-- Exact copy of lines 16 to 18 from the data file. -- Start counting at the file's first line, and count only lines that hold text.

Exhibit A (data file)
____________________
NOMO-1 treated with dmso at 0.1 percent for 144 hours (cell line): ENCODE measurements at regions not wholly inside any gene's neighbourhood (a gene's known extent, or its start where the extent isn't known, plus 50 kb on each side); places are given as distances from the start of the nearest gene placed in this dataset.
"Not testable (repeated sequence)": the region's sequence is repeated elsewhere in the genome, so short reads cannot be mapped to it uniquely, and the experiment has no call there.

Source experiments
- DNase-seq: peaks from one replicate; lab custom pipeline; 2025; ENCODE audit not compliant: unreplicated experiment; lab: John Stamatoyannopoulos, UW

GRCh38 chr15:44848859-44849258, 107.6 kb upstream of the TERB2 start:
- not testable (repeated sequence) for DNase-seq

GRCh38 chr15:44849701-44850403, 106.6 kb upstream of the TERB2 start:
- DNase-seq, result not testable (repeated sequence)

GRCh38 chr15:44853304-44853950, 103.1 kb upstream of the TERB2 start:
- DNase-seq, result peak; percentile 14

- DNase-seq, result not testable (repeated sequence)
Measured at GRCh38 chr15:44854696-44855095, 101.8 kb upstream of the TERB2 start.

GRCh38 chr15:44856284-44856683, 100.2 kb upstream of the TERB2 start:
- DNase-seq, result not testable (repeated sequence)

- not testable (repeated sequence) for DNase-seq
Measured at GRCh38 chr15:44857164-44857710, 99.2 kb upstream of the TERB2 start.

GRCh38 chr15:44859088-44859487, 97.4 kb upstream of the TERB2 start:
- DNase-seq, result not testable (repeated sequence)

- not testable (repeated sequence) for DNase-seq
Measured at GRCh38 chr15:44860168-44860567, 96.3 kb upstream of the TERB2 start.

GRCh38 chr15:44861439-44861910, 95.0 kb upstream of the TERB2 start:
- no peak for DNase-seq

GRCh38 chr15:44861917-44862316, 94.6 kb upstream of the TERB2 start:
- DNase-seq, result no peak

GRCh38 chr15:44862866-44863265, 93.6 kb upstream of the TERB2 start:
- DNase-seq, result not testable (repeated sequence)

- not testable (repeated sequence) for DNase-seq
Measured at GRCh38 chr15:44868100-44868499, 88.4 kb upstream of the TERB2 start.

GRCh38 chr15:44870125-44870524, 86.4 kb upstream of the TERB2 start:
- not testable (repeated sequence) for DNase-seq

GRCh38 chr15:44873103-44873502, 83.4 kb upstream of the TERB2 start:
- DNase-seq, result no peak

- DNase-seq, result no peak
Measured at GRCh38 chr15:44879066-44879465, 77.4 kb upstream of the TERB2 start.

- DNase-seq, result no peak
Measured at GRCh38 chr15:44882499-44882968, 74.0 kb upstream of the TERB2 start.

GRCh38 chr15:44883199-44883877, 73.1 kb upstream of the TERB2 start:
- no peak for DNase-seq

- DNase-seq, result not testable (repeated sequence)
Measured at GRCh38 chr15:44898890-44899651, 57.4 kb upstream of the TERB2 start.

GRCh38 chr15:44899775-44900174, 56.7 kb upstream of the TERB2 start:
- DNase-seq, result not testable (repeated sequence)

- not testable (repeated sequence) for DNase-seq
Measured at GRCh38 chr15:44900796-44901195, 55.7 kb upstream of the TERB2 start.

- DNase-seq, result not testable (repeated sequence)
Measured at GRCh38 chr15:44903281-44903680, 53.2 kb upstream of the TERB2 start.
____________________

Measured at GRCh38 chr15:44857164-44857710, 99.2 kb upstream of the TERB2 start.

GRCh38 chr15:44859088-44859487, 97.4 kb upstream of the TERB2 start:
- DNase-seq, result not testable (repeated sequence)